By John R. Hall, Jr. | Fire Protection Engineering
The field of fire risk assessment has
been growing by leaps and bounds in the past few years. Every major
international standards-developing organization has a new guide on the
subject, as do many nations.
Fire risk assessment has taken three principal
forms. The oldest is the risk index method, primarily associated with
the insurance industry. These can be thought of as checklists on
steroids: not strong on explicit empirical parameters or fundamental
physics, but arguably quite useful and successful over their
century-plus existence. Next oldest is the classic risk analysis model
(e.g., a fault tree or event tree) converted to fire safety, a mostly or
wholly probabilistic approach. And the newest is probability-weighted
hazard analysis, in which the probabilities are reserved for ignition
and reliability, while physics models are used for everything else.
The first of the globally publicized
probability-weighted hazard analysis models came from a collaboration
between Canada and Australia. The latter effort, centered at Victoria
University of Technology under the direction of co-author Beck, led to
Oddly, given this history, the book does not focus on
probability-weighted hazard analyses but favors stochastic modeling for
most modeling components as its approach to fire risk analysis (not fire
risk assessment because there is also no discussion of evaluation).
Buyer beware: This is an original and useful book, but readers will be
disappointed if they are looking for something different than what the
authors have chosen to address.
Chapter 2 is a conceptual overview of fire
and building safety from fire. Chapter 3 covers the basics of
probability theory. The latter is a bit more detailed than the
corresponding chapter in the SFPE Handbook but stops well short of a full course. The reader will probably find it more useful as a refresher than as a tutorial.
Chapter 4 is a short chapter on the Beta
reliability index, which can be associated with Hkan Frantzich of Lund
University. This is the first published treatment of this increasingly
popular index in a book for the general reader. Chapter 5 covers the
basics of Monte Carlo simulation. It would have been preferable if the
authors included a warning that Monte Carlo is not a substitute for
empirical information on probabilities but rather a practical method for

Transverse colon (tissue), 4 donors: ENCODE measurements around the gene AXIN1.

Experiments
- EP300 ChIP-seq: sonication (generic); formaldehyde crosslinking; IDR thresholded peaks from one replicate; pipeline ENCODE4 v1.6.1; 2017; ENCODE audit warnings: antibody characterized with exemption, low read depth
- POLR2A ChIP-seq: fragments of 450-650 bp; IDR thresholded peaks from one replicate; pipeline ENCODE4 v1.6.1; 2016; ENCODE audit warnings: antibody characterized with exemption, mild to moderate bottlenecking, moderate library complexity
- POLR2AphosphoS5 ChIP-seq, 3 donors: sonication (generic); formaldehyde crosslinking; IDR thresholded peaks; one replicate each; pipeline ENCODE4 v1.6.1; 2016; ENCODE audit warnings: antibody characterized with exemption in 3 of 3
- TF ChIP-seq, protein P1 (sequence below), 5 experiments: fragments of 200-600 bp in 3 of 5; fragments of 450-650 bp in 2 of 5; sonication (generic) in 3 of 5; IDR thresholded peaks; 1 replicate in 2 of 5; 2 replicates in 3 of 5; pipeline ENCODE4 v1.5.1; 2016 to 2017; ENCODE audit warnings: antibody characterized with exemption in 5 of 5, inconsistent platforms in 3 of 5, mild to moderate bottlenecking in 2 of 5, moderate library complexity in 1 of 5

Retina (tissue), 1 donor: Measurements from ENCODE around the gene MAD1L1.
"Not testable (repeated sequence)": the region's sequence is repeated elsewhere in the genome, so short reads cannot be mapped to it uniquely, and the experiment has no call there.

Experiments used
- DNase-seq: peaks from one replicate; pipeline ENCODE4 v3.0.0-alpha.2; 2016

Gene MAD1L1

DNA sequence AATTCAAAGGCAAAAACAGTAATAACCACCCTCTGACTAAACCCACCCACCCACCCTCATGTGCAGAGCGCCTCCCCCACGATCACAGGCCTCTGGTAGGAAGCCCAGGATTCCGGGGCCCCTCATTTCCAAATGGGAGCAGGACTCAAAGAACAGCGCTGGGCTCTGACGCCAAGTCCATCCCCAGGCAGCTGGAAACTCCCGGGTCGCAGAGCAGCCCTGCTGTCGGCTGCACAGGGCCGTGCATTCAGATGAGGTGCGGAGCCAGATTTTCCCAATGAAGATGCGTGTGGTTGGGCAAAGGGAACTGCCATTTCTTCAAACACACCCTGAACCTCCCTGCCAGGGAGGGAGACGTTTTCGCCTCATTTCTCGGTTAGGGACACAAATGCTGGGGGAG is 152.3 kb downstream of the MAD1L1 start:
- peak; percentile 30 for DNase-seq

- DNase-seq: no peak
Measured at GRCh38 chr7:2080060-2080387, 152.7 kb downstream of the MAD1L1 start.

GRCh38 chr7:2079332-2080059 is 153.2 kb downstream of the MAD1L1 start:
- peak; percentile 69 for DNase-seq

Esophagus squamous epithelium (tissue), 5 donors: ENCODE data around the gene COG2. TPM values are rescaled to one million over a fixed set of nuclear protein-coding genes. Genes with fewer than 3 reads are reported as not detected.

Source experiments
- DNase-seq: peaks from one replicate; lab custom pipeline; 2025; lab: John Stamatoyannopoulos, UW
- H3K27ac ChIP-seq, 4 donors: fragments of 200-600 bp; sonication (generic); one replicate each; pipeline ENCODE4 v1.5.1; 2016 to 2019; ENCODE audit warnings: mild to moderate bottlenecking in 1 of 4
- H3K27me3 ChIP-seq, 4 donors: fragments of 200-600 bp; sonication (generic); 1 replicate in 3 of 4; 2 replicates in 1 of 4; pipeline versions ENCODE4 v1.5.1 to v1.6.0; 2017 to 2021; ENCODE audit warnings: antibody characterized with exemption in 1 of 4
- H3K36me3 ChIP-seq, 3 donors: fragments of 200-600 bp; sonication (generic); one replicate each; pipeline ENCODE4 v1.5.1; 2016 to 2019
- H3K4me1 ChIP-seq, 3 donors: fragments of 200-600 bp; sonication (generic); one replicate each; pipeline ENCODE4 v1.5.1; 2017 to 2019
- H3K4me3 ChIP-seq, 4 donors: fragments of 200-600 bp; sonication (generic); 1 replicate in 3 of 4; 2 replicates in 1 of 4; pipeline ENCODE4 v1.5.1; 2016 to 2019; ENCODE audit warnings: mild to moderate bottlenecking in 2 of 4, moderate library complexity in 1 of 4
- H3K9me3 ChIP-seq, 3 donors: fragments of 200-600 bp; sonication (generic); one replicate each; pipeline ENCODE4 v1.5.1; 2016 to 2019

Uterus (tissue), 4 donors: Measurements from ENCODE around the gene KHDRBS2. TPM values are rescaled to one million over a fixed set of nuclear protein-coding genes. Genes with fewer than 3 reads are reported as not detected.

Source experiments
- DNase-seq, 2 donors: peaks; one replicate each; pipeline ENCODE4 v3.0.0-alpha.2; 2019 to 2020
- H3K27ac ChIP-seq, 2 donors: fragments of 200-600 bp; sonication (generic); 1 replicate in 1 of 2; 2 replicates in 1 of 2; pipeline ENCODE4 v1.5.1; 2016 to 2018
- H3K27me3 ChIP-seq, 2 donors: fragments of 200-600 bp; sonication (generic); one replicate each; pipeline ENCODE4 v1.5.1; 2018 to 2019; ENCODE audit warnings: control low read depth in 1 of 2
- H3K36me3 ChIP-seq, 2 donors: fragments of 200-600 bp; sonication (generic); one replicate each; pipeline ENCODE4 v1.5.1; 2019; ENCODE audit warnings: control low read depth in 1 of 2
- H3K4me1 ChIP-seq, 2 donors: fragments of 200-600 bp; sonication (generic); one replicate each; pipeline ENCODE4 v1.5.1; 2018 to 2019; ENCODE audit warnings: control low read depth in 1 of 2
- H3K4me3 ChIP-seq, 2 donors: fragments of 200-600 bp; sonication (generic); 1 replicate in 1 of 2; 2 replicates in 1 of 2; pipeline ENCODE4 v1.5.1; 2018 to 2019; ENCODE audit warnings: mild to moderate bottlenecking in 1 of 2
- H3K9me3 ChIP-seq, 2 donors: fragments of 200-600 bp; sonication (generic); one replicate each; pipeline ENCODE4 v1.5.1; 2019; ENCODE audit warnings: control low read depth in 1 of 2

working with probabilities with limited information or common
Chapter 6 introduces event and fault trees. The oddly titled
Chapter 7 on performance-based optimal design is in a location where one
would expect a transitional chapter and overview of fire risk analysis,
but the chapter does not provide a general conceptual model, settling
for a few paragraphs on criteria, uncertainty and some other topics not
covered elsewhere. The book would have benefited from a stronger
transitional chapter and some integrative concepts for the chapters to
Chapter 8 begins a string of chapters on the modeling of particular
phenomena, in this case fire initiation. With Chapter 9 (on "personal
factors"), these play to the strengths of national fire incident
databases and discuss them at some length. Chapter 10 is on barrier
resistance. It was a little surprising that this chapter did not
reference the work of Teresa Ling and Brady Williamson. Chapter 11 is
about fire growth and the CESARE Risk one-zone model. Chapter 12 is on
smoke spread and combines deterministic and stochastic simulation.
Chapter 13 is on human behavior as handled by a submodel of CESARE Risk.
Chapter 14 is on performance assessment of (active) fire safety
systems, using empirically based probability measures. Chapter 15 is on
fire brigade response, which has historically been the most undertreated
component of these models; the authors' full chapter is most welcome.
Chapters 16-17 complete the book with two
case studies. Like most well-done, well-chosen case studies, these are
very helpful, though there will be a temptation to use them as a
shortcut guide on how to use the general methods in all situations.
Putting it all together, this is a useful
book that will fill an important gap on the engineer's bookshelf, but
it is not a definitive tome for the ages. This book is recommended for
those involved in fire risk assessment and those who would like to
consider using these methods in such assessments, but there is a more
comprehensive and ambitious book still to be written on this subject.
John Hall is with the National Fire Protection Association.